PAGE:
Monday, 18 April 2011
Why Game Endings Suck
So. Game endings suck because they're often the last thing developed, there's no budget left, everyone's exhausted and most players never see them anyway. It strikes me that there are two main things wrong with that picture: why do most players never see the end, and why is no one talking about story?
First off, I'm a big proponent of shorter games. Reviews spend a lot of time stressing how much value you're getting, and I can understand that, but by reducing the equation to "10 hours' playtime = £30" we're in danger of promoting bad design. It's been written about before, but frankly I would take 3 hours of Portal for £50 before I'd pay a tenner for 100+ hours of RPG grind; and I'd take 20 hours of Mass Effect 2 over 40 hours of Dragon Age.
Take a look at Uncharted 2 (I know, not a PC game?!). It's got some of the highest production values I've ever seen in a game, yet it still feels the need to pad out its playtime with cardboard cutout baddies with ever increasing hit points. The result is a denouement that lacks the spectacle, script and fun of the rest of the game - for the sake of an extra hour or two of guff. It's a vicious circle: players demand more mid-game content, that content gets diluted, fewer people bother getting to the end, and so more attention gets paid to the mid-game.
But apart from cutting all the filler, how do we succeed in delivering a satisfying conclusion in a medium where most of our audience never gets to the end?
- Don't have an ending. Some of the strongest narrative experiences are generated dynamically in games like SimCity or The Sims.
- Have lots of endings. Games like Weird Worlds or Atom Zombie Smasher encourage short, one hour game sessions, yet manage to maintain an unfolding sense of drama as multiple playthroughs are completed.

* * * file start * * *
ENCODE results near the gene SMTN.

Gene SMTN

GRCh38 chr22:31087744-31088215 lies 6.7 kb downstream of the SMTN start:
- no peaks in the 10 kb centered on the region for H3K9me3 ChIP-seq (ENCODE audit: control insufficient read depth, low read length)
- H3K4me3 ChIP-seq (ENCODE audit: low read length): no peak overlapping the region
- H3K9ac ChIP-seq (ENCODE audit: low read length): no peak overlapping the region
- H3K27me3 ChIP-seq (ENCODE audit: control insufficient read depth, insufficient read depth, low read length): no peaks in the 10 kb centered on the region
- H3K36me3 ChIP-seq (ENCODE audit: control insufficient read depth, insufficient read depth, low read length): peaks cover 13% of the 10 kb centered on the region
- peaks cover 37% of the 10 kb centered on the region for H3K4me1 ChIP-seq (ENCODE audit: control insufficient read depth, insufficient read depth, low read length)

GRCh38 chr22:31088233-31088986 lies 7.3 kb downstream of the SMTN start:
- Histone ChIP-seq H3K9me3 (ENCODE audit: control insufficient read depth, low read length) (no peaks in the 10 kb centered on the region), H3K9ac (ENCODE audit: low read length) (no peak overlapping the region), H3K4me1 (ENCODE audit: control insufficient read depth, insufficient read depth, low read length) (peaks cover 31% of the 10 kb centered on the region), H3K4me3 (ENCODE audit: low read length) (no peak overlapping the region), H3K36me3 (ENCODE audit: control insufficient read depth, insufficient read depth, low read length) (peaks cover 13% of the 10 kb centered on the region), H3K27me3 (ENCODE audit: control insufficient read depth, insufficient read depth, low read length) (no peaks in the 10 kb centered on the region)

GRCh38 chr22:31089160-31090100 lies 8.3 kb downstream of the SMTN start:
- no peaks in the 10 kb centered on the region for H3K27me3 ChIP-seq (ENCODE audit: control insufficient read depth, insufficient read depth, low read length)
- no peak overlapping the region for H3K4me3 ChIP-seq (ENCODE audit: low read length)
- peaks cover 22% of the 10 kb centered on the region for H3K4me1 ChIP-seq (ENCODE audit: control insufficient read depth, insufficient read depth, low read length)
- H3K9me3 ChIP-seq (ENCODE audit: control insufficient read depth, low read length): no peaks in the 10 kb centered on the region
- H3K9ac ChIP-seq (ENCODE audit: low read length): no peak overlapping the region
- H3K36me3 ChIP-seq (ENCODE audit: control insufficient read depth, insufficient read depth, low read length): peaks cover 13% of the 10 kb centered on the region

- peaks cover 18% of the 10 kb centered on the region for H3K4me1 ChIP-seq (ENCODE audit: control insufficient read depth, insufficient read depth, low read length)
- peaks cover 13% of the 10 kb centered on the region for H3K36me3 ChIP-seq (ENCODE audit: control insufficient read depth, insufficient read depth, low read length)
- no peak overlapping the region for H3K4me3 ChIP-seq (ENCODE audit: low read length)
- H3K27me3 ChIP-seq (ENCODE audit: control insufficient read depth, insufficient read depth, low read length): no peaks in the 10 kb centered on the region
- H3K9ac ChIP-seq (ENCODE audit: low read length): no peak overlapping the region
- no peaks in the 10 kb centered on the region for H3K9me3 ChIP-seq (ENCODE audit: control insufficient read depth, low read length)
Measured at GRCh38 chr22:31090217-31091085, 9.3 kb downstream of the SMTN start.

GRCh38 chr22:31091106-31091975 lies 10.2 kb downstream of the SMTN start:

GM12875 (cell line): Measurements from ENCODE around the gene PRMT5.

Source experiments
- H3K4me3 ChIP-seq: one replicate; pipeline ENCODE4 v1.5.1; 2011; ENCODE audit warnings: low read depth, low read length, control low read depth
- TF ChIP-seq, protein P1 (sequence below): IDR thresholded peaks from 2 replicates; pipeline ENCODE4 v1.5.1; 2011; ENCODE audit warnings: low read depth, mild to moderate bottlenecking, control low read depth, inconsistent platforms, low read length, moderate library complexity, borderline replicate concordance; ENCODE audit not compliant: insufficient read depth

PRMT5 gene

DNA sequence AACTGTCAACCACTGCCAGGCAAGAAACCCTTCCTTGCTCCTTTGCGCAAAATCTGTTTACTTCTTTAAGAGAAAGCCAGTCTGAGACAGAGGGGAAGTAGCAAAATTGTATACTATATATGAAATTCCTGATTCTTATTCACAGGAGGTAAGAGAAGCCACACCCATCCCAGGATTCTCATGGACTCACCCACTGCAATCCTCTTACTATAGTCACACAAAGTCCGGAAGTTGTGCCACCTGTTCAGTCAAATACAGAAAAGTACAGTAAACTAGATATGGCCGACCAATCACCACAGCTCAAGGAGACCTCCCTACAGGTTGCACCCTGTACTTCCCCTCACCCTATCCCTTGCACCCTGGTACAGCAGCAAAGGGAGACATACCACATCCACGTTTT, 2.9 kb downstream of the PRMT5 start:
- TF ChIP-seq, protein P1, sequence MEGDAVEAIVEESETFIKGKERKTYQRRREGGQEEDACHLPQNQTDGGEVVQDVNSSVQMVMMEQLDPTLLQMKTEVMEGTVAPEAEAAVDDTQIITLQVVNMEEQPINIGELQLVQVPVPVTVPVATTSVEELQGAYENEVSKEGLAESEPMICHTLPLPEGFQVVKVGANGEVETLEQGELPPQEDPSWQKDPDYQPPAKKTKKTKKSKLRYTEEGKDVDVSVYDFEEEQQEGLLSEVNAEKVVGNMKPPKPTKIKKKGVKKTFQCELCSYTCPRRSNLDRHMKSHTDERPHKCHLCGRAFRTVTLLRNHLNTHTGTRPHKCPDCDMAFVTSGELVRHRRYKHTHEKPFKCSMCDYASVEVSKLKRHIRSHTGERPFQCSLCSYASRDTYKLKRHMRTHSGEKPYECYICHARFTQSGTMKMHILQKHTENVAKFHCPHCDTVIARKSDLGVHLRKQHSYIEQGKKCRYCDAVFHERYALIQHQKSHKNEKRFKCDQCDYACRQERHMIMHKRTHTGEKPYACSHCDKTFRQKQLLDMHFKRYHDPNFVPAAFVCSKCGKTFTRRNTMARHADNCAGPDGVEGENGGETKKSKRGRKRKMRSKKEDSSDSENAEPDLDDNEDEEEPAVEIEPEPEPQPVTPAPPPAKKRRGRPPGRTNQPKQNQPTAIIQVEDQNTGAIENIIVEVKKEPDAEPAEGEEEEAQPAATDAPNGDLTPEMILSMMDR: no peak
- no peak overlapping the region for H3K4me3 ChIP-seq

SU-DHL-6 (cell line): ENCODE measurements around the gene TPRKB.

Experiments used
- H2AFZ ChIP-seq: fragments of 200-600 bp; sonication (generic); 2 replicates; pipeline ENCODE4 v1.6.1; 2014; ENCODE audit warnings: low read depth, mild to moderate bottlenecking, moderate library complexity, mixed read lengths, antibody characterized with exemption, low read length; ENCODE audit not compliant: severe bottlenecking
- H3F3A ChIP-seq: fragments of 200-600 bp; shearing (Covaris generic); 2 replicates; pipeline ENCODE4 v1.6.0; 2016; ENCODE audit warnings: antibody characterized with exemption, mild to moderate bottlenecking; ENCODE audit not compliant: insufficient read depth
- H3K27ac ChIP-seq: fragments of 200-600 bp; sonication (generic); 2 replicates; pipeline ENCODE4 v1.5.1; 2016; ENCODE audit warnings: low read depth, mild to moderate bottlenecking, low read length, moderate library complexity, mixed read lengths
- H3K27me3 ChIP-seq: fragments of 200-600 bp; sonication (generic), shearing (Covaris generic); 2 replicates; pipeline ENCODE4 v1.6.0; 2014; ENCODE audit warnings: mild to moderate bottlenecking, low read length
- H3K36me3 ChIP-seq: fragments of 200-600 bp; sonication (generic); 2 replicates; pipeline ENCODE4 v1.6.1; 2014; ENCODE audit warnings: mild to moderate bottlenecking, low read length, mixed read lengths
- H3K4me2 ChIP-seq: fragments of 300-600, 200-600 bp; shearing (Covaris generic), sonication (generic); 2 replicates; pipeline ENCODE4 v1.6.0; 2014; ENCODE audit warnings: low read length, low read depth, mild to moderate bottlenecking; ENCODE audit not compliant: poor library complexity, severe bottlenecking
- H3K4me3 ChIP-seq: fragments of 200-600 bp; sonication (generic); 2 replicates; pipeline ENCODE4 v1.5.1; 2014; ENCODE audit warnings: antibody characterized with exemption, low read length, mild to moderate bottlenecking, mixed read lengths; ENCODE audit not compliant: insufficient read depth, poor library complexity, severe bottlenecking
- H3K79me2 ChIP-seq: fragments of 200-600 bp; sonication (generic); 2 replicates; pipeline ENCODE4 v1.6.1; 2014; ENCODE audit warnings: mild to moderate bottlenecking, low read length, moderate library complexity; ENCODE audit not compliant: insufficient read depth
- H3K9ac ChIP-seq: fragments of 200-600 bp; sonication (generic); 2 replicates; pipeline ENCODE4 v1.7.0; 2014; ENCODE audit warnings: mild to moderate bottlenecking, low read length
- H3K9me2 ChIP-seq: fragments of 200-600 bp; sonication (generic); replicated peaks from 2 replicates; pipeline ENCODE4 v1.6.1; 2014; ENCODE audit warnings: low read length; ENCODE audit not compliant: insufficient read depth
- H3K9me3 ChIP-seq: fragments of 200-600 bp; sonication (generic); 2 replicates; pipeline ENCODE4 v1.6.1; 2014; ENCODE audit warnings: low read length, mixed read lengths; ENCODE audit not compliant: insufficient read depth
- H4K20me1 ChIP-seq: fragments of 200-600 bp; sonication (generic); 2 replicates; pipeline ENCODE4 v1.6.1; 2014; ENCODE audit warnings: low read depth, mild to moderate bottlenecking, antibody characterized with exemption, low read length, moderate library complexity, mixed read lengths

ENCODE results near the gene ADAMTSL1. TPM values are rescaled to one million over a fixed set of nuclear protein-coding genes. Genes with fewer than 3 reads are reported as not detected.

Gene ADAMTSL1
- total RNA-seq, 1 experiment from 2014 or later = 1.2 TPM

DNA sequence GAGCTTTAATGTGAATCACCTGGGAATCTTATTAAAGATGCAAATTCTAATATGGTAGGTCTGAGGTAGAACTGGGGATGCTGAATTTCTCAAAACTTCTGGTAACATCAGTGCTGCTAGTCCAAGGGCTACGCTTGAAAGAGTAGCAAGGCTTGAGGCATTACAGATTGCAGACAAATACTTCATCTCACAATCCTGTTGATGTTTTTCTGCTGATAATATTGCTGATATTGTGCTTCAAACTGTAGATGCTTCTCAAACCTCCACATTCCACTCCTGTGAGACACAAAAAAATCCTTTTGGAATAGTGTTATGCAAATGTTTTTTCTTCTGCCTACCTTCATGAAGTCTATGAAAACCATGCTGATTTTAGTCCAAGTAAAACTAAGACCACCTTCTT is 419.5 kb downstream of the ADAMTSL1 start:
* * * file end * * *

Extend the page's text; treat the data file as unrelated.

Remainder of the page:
- Force the ending. Short of letting go of the controller, you pretty much cannot play Heavy Rain for more than seven or eight hours with seeing the conclusion.
Ultimately, though, I think there's a key problem with the way we're looking at the ending: we're looking at it from a gameplay perspective, not a narrative one.
What meaning does an 'ending' have within the concept of gameplay? It's not an absolute thing - most games encourage further play after they've officially ended in the form of new challenges, multiplayer, or plain pissing about. Perhaps it ought to be looked at as a question of scale, of increasing spectacle; but then games always increase in scale and spectacle as a matter of course - they seem to be able to up the ante throughout the experience, but so often fall flat when that spectacle is asked not to continue rising, but to reach a peak. It's that peak that late development often struggles to surmount.
But that peak's also responsible for the embarrassing-we-still-have-to-talk-about-it end of game boss. It genuinely numbs my brain that so many intelligent and well made games are still content to reduce the conclusions of their dramatic stories to pumping a big blue guy full of bullets. But when you look at a conclusion in a gameplay context, what choice do you have? You can't just throw more baddies at the player, but you can't throw no baddies at the player, so you need to deliver something different. Like, I don't know, a big orange guy with a glowing bald spot.
If we take another look at this from a narrative perspective, though, perhaps we need to ask "Why have a gameplay-related close at all?" I hark on about tying gameplay and story together, but if doing so in this case means taking all those fantastic, polished mechanics that worked throughout the game and throwing them out for big blue balls with his 1,000HP over there, what's the point?
An ending is a story concern. I think that if we as developers learnt to trust the gameplay and the narrative to do their respective jobs then delivering more of the same in the case of the former could be rendered satisfying by applying the time and budget to ensuring the latter imbues that gameplay with conclusive meaning. Portal's final boss - from a puzzle gameplay perspective - was rubbish. But the story lifted it to a satisfying conclusion. The endings to the first two Penumbra games were the elements I was most proud of, but they used the gameplay in only cursory ways.
One of my favourite tips when I was learning to write was "Start at the start, and keep writing until you're done." It sounds bloody stupid, but what it means is that you don't need to worry about artificially constructing lead ins and outs to your story. If you just worry about writing it then those things will take care of themselves.